Re-Tooling Tiger

Friday June 20th, 2008
Swing coach Hank Haney may have to help Tiger Woods remake his swing again.
Travis Lindquist/Getty Images

Tiger Woods's swing is golf's gold standard. With help from high-speed video cameras and 3D swing analyzers, millions of golfers mimic the action of the world's top player, club twirl and all. But the signature move of that golf swing — the snapping of Tiger's left leg at impact — might be the origin of his knee problems.

Golf Magazine Top 100 Teacher Peter Kostis, an on-course analyst for CBS Sports, said, "His natural leg action and swing, the one he's had since childhood and that creates his power, also puts a lot of pressure on his knee."

Butch Harmon, Tiger's former coach, chimed in on the Dan Patrick Show on Thursday morning. "He puts a tremendous amount of torque in his body to generate that speed," Harmon said. "That's just his motion. That's how he swings the club."

Since he became a professional in 1996, Tiger has made two significant swing changes. The first was done under Harmon's watchful eyes in 1998, sthe second in 2004, under the direction of Hank Haney. After winning the 2005 Masters and British Open, Woods said, "The changes that I've made were to become more consistent in major championships, and that's exactly what happened."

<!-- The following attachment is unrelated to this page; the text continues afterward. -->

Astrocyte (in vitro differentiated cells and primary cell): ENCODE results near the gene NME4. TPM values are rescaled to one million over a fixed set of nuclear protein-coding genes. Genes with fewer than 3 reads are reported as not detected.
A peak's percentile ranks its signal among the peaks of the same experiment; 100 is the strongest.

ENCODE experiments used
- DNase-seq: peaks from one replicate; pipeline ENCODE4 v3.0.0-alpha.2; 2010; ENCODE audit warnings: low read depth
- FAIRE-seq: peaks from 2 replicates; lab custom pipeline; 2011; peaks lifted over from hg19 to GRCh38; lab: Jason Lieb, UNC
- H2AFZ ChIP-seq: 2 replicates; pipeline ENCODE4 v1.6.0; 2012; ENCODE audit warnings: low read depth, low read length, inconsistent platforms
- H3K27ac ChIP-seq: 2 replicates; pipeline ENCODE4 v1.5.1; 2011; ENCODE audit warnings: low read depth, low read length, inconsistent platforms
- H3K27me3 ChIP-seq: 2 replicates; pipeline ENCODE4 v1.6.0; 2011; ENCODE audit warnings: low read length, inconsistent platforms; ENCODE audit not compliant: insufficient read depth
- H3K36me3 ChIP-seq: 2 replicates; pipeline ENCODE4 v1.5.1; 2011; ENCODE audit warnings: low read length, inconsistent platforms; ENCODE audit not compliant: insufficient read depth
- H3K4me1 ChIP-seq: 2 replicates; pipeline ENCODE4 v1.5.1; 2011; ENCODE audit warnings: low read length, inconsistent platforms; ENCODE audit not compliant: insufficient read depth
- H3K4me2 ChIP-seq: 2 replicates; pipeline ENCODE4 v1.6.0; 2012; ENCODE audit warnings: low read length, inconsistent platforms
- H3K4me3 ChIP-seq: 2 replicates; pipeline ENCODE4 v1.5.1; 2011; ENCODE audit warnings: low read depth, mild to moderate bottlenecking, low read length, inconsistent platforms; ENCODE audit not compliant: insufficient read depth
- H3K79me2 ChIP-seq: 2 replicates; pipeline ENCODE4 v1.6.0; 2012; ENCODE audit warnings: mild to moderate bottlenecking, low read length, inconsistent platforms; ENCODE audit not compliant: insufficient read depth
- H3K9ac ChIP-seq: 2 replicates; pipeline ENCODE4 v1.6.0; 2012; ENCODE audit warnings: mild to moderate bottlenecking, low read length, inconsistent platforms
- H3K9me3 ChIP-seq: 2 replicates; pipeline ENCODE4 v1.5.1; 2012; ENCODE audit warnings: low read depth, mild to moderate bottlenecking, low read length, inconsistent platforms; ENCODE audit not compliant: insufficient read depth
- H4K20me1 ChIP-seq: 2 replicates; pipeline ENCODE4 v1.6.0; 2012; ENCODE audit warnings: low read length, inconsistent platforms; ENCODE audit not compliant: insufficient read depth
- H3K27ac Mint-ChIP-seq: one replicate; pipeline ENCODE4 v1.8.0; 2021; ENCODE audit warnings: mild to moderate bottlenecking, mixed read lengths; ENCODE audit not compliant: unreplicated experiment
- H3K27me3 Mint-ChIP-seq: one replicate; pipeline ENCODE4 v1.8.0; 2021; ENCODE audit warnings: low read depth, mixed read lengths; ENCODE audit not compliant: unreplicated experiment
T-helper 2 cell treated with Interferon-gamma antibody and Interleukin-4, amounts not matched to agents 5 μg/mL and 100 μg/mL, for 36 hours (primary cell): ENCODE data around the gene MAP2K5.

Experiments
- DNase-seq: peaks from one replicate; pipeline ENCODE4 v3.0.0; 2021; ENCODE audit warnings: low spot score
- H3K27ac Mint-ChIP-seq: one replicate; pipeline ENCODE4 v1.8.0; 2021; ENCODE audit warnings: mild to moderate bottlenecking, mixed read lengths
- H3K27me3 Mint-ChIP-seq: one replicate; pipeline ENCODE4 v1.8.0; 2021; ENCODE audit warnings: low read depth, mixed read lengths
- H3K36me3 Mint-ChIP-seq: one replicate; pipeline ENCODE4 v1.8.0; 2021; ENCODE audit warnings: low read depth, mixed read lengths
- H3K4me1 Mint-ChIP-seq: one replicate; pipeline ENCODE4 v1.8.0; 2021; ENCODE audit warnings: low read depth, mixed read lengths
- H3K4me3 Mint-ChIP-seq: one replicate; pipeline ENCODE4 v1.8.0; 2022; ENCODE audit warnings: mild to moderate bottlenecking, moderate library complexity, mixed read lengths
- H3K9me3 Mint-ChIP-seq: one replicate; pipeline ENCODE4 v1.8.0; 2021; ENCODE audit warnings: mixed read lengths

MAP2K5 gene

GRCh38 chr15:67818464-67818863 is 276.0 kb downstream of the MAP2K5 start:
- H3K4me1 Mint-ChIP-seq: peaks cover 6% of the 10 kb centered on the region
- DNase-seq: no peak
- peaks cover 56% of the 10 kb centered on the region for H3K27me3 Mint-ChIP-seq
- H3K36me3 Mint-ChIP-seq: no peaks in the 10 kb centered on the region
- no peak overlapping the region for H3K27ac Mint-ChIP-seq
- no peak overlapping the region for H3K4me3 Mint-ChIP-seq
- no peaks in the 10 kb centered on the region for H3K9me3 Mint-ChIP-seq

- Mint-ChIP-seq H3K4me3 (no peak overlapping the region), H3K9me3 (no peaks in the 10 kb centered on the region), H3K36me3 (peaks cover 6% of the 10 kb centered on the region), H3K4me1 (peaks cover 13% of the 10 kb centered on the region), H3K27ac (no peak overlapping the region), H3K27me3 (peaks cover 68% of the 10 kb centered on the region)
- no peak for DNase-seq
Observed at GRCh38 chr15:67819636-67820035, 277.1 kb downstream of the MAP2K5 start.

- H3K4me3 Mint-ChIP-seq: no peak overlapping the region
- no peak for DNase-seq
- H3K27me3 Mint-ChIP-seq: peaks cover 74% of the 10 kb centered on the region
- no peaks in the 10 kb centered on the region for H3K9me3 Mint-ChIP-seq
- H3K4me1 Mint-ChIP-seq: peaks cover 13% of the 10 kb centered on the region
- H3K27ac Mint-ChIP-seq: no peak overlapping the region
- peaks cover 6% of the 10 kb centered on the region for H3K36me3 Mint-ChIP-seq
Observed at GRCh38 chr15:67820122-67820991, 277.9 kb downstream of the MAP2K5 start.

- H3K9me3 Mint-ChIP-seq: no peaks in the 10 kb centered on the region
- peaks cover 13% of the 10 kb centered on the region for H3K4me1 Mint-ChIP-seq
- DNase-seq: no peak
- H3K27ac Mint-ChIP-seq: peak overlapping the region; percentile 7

For Kostis, there was more to Tiger's second swing change than just a desire to get more consistent. "Tiger elected to change his swing to take pressure off his knee," he said. "That was one of the major reasons to make the change and work with Hank." However, as someone who has studied Woods's 130-mile-per-hour driver swing, Kostis added, "I'm not sure that the new swing has greatly reduced the pressure. His driver swing is violent, and his left heel still comes up."

Harmon's analysis is similar. "If you watched him in slow motion on TV last weekend, you could see how his heel pulls back and his left knee slams shut and his hips pull out of the way. It's more like cracking a whip. That's how he generates power."

If Woods wants to avoid further damage to his left knee, he may need to undergo a third swing change. "The golf swing is in a constant state of change during a player's career," Kostis said. "I suspect his swing will become a little different in that his lower body will quiet down and his upper body will be more dominant. This is a naturally occurring evolution as we age. It's just going to be forced on Tiger a lot earlier because of the knee."

Harmon feels confident that given a clean bill of health, Woods will be back at the top of his game. "He will obviously make some changes, but then again he's very good at making those changes."

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